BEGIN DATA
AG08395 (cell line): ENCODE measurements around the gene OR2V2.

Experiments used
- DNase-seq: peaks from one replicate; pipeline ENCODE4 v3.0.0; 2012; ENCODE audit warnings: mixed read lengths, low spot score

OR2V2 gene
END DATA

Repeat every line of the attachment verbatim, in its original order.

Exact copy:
AG08395 (cell line): ENCODE measurements around the gene OR2V2.

Experiments used
- DNase-seq: peaks from one replicate; pipeline ENCODE4 v3.0.0; 2012; ENCODE audit warnings: mixed read lengths, low spot score

OR2V2 gene